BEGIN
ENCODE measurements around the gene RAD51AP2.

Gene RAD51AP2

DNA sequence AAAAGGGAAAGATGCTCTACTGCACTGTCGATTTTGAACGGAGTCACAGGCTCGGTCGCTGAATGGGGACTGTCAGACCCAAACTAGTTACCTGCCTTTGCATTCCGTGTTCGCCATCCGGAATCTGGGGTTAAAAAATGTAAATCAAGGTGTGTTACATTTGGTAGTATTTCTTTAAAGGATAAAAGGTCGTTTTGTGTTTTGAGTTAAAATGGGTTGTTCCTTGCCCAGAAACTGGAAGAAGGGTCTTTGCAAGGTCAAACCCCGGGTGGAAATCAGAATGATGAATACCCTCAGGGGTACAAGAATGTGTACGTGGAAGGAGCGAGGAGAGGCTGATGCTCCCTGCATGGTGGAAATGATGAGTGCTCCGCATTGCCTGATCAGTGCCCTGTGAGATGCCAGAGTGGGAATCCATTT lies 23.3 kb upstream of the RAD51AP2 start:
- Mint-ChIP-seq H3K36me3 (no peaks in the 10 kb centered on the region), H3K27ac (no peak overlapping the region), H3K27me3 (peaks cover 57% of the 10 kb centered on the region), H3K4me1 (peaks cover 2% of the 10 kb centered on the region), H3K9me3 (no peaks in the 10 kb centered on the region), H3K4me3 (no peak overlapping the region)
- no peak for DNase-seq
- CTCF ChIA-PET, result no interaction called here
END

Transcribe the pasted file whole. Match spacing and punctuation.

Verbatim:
ENCODE measurements around the gene RAD51AP2.

Gene RAD51AP2

DNA sequence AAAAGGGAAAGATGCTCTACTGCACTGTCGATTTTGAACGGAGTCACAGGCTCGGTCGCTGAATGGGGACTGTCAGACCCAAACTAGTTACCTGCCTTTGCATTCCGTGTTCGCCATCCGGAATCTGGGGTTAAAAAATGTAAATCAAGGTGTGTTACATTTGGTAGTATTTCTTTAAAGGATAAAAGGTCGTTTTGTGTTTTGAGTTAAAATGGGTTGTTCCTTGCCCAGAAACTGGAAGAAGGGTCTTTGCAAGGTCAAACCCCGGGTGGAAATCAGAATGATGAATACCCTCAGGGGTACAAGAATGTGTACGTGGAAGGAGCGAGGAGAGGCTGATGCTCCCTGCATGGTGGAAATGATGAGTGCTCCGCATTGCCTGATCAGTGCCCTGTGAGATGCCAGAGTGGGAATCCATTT lies 23.3 kb upstream of the RAD51AP2 start:
- Mint-ChIP-seq H3K36me3 (no peaks in the 10 kb centered on the region), H3K27ac (no peak overlapping the region), H3K27me3 (peaks cover 57% of the 10 kb centered on the region), H3K4me1 (peaks cover 2% of the 10 kb centered on the region), H3K9me3 (no peaks in the 10 kb centered on the region), H3K4me3 (no peak overlapping the region)
- no peak for DNase-seq
- CTCF ChIA-PET, result no interaction called here